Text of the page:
RICH AND POOR, all countries across the globe face the universal scourge of corruption, “a serious crime that can undermine social and economic development in all societies.”

But corruption is not a victim-less crime; it hurts the poor most disproportionately.

Even worse, corruption threatens “democracy and the rule of law, leads to human rights violations, distorts markets, erodes quality of life and allows organized crime, terrorism and other threats to human security to flourish.” Instability, poverty, and even state failure, often follow in its wake.

Indeed, “no country, region or community is immune from corruption.”

On Monday, December 9, the world will mark “International Anti-Corruption Day” with the United Nations Development Programme (UNDP) and the United Nations Office on Drugs and Crime (UNODC) at the forefront.

“Zero Corruption, 100% Development” is the theme of the global campaign that focuses on how corruption hinders efforts to achieve the internationally agreed upon Millennium Development Goals (MDGs), with adverse impact on education, health, justice, democracy, prosperity and development.

For the 2013 campaign, the UNDP and UNODC have partnered with 44 national organizations to lead simultaneous country-focused activities to mark International Anti-Corruption Day.

The Philippine Center for Investigative Journalism (PCIJ) was chosen to organize the Philippine event, a public forum on the theme “Pork & Other Perks: The Citizens’ To-Do Tasks for 2014 & Beyond.”

The forum hopes to kick-start sustained and focused activities by journalists, Netizens, civil society organizations, and citizens to monitor the use and disbursement of pork barrel funds or congressional earmarks by Philippine legislators.

The PCIJ will also launch at the forum databases on pork barrel spending by members of the 15th Congress, pork-funded public works projects, public works projects awarded by government from 2001 to April 2013, and audit reports on pork-funded projects. These databases are new entries on the PCIJ’s Money Politics Online website.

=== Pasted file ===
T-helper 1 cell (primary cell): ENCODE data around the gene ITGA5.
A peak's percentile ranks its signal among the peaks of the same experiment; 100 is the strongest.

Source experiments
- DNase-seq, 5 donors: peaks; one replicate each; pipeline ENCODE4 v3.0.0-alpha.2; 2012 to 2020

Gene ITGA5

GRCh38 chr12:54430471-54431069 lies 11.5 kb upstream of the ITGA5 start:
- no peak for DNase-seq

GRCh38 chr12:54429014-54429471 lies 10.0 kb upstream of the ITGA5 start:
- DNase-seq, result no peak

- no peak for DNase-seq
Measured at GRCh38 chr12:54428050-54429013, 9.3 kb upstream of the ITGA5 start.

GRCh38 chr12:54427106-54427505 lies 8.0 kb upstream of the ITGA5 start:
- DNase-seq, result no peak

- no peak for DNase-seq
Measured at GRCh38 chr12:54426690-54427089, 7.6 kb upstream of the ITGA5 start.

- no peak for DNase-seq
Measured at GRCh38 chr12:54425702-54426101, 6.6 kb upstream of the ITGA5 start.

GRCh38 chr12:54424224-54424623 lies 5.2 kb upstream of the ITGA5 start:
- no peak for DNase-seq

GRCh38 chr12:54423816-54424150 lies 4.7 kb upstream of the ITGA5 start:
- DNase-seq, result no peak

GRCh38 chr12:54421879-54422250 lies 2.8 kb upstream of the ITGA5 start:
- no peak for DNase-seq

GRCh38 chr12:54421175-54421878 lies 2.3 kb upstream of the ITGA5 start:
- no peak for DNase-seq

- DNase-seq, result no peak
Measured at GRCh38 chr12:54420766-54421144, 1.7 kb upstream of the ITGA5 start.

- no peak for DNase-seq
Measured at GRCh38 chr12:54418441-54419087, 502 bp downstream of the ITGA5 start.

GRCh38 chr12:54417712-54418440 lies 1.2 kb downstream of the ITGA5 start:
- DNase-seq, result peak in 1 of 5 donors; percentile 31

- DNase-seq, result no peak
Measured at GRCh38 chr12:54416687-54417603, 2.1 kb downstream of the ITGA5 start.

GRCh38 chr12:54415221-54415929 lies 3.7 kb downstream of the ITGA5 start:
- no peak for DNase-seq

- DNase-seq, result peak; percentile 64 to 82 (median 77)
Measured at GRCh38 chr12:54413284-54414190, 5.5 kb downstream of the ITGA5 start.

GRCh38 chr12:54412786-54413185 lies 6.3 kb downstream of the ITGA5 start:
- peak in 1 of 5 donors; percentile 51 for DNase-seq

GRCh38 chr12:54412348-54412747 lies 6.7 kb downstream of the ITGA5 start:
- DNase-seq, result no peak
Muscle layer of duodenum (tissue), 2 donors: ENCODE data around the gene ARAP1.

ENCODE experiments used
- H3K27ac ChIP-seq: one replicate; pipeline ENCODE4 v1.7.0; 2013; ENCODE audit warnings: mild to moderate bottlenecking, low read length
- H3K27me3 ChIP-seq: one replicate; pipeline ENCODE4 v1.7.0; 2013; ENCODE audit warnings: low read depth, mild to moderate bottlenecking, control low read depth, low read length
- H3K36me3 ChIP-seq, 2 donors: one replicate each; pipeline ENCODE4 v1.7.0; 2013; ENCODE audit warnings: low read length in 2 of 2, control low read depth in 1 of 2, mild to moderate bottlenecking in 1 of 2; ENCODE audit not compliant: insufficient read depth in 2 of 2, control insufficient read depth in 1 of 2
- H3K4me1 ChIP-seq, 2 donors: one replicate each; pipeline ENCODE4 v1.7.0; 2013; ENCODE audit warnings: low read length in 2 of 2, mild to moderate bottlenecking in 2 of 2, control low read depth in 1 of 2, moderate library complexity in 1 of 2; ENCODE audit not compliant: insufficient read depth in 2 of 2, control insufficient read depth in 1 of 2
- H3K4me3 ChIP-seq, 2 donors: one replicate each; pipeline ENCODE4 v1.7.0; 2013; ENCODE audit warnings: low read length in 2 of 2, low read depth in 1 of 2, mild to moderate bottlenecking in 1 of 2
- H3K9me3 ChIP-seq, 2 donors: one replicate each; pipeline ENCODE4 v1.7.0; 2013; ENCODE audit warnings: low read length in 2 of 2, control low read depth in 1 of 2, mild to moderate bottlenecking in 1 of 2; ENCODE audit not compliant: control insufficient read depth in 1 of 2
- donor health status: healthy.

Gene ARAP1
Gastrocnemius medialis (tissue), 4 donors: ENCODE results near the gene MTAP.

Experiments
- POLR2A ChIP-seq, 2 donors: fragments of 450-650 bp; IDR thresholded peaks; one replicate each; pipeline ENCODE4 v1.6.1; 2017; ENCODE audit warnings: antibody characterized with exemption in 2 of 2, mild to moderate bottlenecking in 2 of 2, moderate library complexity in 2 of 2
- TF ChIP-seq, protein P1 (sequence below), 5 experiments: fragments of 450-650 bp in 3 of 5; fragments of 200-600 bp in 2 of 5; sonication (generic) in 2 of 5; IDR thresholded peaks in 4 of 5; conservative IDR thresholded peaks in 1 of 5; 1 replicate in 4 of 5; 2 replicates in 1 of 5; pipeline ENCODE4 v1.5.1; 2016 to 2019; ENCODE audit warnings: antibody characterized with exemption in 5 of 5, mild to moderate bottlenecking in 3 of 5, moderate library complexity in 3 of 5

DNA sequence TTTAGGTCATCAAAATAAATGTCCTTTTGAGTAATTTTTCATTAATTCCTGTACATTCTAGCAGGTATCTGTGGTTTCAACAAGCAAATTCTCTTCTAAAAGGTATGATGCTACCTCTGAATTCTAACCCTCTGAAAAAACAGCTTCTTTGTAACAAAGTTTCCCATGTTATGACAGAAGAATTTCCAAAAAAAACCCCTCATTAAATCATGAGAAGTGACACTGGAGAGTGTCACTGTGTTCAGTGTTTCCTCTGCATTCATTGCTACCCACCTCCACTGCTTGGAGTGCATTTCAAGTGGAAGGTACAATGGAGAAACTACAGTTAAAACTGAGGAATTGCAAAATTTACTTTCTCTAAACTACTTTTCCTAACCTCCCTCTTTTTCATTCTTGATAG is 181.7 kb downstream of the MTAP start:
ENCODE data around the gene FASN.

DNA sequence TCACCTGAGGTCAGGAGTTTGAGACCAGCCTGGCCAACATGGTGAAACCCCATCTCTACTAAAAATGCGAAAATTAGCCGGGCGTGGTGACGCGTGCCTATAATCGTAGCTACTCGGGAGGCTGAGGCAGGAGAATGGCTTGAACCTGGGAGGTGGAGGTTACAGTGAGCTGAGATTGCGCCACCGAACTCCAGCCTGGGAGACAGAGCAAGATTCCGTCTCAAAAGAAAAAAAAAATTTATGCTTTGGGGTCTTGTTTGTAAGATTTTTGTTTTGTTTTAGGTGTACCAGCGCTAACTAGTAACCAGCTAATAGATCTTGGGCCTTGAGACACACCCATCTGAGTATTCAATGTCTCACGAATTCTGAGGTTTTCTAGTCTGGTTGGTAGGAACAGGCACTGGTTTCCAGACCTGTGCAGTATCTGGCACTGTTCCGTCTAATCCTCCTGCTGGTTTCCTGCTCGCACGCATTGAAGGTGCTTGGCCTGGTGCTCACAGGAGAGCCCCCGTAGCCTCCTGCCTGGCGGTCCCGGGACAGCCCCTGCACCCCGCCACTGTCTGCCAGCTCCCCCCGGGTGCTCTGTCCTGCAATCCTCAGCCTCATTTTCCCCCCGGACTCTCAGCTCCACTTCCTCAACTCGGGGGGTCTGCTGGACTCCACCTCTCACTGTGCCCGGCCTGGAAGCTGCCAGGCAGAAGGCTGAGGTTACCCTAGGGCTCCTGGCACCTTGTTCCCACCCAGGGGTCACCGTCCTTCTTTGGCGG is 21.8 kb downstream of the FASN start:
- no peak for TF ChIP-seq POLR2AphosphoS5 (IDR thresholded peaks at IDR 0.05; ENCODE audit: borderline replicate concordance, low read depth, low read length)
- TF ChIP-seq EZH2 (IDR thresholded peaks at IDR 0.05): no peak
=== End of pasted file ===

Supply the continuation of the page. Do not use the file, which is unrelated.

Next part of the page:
This monitoring project becomes all the more relevant in light of “new mechanisms”for spending congressional earmarks (in lieu of the supposed abolition of the Priority Development Assistance Fund or PDAF) in the 2014 national budget, and the Supreme Court’s recent ruling declaring pork barrel as unconstitutional.

Over the last three months, media exposes of alleged corruption in the use of pork barrel funds by senators and congressmen had triggered protest actions and vigorous online discussions. The public outrage has been directed at the abolition of pork barrel.

The Congress, however, has opted only to scrap pork barrel under its present name, PDAF. The fund has been transferred, however, to the budgets of six line departments, with lawmakers still allowed to identify their pet infrastructure projects as well as their chosen beneficiaries for livelihood, health, and scholarship assistance, under the 2014 national budget.

The PCIJ forum to mark International Anti-Corruption Day will be held on Monday, December 9, from 9 am to 5 pm, in Quezon City.

The forum sessions and resource speakers follow:

* Pork, Semi-Pork, Pork-Like Funds: How the 2014 Budget is Shaping Up
By DR. BENJAMIN DIOKNO, UP School of Economics

* In Lieu of Pork: Urgent, Alternative Budget Priorities for 2014 and Beyond
By PROF. LEONOR MAGTOLIS-BRIONES, Convenor, Social Watch Philippines

The Supreme Court’s Ruling: Mandatory or Illusory Ban on Pork?
By PROF. DANTE B. GATMAYTAN, Associate Professor, UP College of Law

* Auditing Pork and Lump-Sum Funds: Red Flags, Disallowances, Adverse Findings

* Tracking Pork in the 2014 Budget: PCIJ’s Money Politics Online Databases
By KAROL ILAGAN, PCIJ Research Director

* Pork Watch: Netizens, Citizens as Pork-Busters: A Panel Discussion
By ED LINGAO, PCIJ Multimedia Director; Ms. NOEMI DADO, Blogwatch; JUNED SONIDO, blogger; and RED TANI, Filipino Freethinkers

* Pork & Other Perks: The Citizens’ To-Do Tasks for 2014 & Beyond: A Workshop

Comment Form